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With the number of people sleeping rough showing signs of decline after an extended period of rises, it’s tempting to feel optimistic. However, we shouldn’t get complacent as the headline friendly figures on homelessness are more complex than they first may seem.

Each year councils in England report on the number of people sleeping rough in their area on a single winter night. The figures have shown an alarming rise of street homelessness in recent years, with rough sleeping increasing by 165% since the tables began in 2010. For most this trajectory is unsurprising as the homelessness crisis plays out in the public eye.

The most recent figures, however, buck this trend and instead suggest a national decrease of 2% in the number of rough sleepers from 2017 to 2018. The Secretary of State for Communities and Local Government James Brokenshire was quick to celebrate the work of the Conservative government in reducing rough sleeping. In response to the new figures, he said he was "pleased to see [the government] strategy to end rough sleeping, backed by a record investment of £100m, is starting to have an effect". Whilst he is thankfully under no illusion that the problem is not solved, his commentary suffers from not digging deep enough into the data.

How do we count the number of people sleeping rough?

The rough sleeper count has always been a controversial dataset. Whilst there is a clear need for an attempt to quantify the scale of rough sleeping at a local level, many argue the means of achieving this is not fit for purpose. Crucial to an understanding of this data is the detail that councils have a choice in how they reach their figure. They can either:

  • conduct a count of people sleeping rough on a single night
  • use a second party count to make an estimate
  • use local intelligence to reach an estimate without going out to count at all

In the case of those taking part in a count, criticism is focused on the likelihood of underestimating the number of people in need. Many rough sleepers, particularly women, will be hidden from view to protect their safety and so may not be counted. Further, the count can be highly dependent on the day it is conducted. For example, if on the count night there are Severe Weather Emergency Protocols in place, more hostel spaces will be available than usual and so the count will not represent the norm.

Councils can also change the approach they take and each year some move from an estimate to a count and vice versa. With any research, we need to be wary of when these sorts of changes happen and, if we can ascertain it, the impact they have on the data. For this data we have historical publications dating back to 2010, which can help us to understand what the implications might be.

Have the change in rough sleeping figures been caused by a change in methodology? 

When we isolate just the councils that have changed how they reach their figure by moving from an estimate to a count, we see that this move consistently leads to a decrease in the number of reported rough sleepers. Data from 2016 to 2017 appears to go against this trend, but this is driven by just one (large) anomalous council. This pattern is perhaps intuitive. Local intelligence may suggest a certain number of people sleeping rough but locating them on one specific evening is a much harder task.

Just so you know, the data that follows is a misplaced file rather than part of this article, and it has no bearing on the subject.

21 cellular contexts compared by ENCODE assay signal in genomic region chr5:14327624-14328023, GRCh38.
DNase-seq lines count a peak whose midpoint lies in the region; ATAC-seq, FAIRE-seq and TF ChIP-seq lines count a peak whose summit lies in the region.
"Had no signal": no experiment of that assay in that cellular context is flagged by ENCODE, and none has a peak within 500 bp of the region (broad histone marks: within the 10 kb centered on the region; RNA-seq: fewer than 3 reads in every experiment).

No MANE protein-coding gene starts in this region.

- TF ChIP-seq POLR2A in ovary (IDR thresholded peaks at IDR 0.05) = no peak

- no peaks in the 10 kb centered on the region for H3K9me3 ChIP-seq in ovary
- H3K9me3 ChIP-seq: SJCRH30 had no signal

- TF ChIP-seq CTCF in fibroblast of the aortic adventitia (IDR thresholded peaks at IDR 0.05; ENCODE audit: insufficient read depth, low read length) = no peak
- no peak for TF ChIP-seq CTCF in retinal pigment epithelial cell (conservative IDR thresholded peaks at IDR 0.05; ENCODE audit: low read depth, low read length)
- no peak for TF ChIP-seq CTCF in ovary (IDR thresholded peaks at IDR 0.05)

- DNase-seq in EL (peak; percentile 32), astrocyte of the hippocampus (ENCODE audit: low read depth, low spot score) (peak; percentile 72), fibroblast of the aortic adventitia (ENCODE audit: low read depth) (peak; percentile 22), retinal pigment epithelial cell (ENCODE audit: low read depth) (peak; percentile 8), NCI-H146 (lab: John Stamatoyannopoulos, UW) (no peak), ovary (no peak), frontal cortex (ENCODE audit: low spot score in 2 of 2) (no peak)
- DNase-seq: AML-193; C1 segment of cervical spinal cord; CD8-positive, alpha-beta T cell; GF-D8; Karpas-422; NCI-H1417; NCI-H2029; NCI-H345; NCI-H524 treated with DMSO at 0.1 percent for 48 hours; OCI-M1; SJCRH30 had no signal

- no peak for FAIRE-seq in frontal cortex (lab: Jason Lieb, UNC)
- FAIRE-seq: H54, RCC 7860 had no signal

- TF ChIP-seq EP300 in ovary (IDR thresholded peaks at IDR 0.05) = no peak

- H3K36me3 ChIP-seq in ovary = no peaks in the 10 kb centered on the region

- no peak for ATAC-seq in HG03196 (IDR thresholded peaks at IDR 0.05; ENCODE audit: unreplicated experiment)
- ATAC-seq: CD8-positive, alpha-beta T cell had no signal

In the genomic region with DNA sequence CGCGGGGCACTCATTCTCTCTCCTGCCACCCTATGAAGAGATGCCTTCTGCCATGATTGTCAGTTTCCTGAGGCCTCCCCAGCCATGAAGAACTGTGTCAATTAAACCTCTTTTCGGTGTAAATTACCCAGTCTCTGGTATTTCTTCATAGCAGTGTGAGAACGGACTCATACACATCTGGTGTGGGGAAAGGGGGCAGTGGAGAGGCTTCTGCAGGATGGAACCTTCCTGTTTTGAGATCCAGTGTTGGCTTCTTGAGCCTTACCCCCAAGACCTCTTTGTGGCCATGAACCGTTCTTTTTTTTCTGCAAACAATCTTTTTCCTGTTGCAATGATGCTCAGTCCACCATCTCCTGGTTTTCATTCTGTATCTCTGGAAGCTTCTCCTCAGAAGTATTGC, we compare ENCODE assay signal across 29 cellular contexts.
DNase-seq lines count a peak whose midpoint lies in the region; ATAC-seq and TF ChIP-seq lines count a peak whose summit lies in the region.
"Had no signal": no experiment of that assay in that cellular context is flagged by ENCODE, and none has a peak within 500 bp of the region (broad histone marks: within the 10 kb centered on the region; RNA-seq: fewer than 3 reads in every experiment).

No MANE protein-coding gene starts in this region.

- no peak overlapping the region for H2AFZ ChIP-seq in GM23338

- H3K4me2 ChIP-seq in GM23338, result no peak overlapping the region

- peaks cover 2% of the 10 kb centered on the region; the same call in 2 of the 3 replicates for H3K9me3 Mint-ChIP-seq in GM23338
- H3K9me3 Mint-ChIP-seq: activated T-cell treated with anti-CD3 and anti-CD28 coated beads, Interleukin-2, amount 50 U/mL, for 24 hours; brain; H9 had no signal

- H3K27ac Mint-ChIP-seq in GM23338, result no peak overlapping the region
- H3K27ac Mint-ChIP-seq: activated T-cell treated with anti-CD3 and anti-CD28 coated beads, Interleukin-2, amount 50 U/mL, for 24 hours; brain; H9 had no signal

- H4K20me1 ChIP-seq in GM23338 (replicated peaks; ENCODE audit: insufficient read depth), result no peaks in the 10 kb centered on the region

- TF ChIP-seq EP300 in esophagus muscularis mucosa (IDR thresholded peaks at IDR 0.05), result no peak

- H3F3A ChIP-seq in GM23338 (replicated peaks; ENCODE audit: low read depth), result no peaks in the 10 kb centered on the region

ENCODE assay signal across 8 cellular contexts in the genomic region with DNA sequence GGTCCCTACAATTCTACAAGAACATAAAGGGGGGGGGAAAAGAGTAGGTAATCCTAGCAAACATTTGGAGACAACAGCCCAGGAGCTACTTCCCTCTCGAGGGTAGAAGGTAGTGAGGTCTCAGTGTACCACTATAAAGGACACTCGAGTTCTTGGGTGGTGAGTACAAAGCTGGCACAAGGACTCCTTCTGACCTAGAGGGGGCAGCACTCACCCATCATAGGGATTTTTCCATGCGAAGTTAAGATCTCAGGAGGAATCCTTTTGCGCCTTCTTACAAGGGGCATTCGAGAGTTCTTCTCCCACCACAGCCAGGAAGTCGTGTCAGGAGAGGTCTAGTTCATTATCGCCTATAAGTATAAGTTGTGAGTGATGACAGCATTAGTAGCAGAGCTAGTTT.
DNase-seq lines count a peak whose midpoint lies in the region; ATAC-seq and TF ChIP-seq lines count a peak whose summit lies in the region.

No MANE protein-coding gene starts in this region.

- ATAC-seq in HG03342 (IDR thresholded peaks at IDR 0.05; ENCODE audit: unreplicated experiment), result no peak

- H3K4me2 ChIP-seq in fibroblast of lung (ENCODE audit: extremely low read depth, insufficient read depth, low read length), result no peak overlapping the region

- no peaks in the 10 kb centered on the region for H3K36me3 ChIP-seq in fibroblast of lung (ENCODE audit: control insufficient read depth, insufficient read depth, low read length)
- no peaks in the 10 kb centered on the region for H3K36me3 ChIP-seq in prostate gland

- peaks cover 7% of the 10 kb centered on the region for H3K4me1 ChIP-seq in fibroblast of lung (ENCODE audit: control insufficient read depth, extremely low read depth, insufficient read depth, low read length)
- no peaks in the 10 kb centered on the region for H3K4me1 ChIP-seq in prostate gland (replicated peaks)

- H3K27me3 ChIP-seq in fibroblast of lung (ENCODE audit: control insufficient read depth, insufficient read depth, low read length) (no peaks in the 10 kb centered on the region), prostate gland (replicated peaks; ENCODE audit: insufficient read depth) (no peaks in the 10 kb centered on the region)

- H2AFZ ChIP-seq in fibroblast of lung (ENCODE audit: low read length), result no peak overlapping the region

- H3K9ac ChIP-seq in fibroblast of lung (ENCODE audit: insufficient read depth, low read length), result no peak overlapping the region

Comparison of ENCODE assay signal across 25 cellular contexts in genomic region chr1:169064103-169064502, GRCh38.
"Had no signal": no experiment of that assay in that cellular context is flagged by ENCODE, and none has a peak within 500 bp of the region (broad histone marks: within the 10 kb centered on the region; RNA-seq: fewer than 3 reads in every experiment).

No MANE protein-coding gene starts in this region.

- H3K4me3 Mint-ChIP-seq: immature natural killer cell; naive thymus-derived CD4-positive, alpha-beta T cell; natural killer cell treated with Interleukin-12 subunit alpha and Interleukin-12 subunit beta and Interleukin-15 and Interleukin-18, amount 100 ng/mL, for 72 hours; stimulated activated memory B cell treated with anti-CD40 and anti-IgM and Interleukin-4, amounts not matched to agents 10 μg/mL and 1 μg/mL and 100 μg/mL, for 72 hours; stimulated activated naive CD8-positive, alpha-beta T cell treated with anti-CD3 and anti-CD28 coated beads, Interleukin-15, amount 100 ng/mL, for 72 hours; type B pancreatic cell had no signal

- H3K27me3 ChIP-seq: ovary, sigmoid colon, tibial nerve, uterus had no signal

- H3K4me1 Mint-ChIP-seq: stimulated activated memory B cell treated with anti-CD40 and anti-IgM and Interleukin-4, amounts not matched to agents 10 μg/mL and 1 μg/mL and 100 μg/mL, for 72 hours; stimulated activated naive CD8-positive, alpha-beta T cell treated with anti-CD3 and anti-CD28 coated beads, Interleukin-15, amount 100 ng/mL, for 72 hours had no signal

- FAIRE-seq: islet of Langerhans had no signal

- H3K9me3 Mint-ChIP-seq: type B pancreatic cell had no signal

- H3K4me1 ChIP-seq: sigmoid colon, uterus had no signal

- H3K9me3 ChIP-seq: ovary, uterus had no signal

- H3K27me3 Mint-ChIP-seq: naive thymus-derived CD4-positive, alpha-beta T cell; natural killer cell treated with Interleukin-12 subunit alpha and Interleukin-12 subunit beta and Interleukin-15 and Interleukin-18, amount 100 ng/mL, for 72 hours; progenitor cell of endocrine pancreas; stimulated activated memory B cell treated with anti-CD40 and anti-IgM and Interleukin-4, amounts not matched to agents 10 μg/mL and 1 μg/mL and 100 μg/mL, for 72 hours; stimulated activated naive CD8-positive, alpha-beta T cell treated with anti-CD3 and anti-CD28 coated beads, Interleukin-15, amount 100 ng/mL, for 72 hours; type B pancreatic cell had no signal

By contrast, when the method stays the same the reported number of rough sleepers increases. Again, this is makes sense. A consistent methodology paints a more accurate picture of trends as the data is comparable to the year before.

When looking at the data for 2018 through this lens, the same pattern holds. The reported figures are down 18% in councils that have changed methodology from an estimate to a count, and up 8% when councils have stuck to the same approach. What sets this year apart is the number of councils making this change. In total, a quarter of councils made the move from an estimate to a count (or a second party count). This is the biggest shift to date and has led, on balance, to a decrease of 2% in England. Put simply, so many councils have changed to count the number of rough sleepers this year that the decrease in this group has overshadowed the upwards trend elsewhere.

For example, in Westminster, where a count is always carried out, a record 306 number of people are reported to have slept rough on the count night. This is up from 217 last year. By contrast the biggest decrease was seen in Brighton and Hove, where the council moved from an estimate to a count and reported a fall from 178 to 64 rough sleepers.

Contrary to Brokenshire’s comments, this interpretation of the data suggests that the Rough Sleeping Initiative is not enough to tackle extreme forms of homelessness. So far, the government has brushed aside suggestions that welfare reform, including the move Universal Credit, are related to the rising homelessness. Given another year of increases in rough sleeping, it’s time this relationship was addressed.

The importance of honesty

There is also a wider conversation to be had on how we use data at a time when statistics are saturating the news cycle.

With trust in institutions and experts waning, we need to ensure that when data is put into the public domain it paints an accurate picture. Honest and transparent narratives are essential.

When it comes to homelessness, if the headline that rough sleeping is in decline doesn’t sit well, it’s because there is more to the story. Over simplified interpretations might make for snappy headlines but obscuring changes behind the scenes will ultimately only lead to greater scepticism. 

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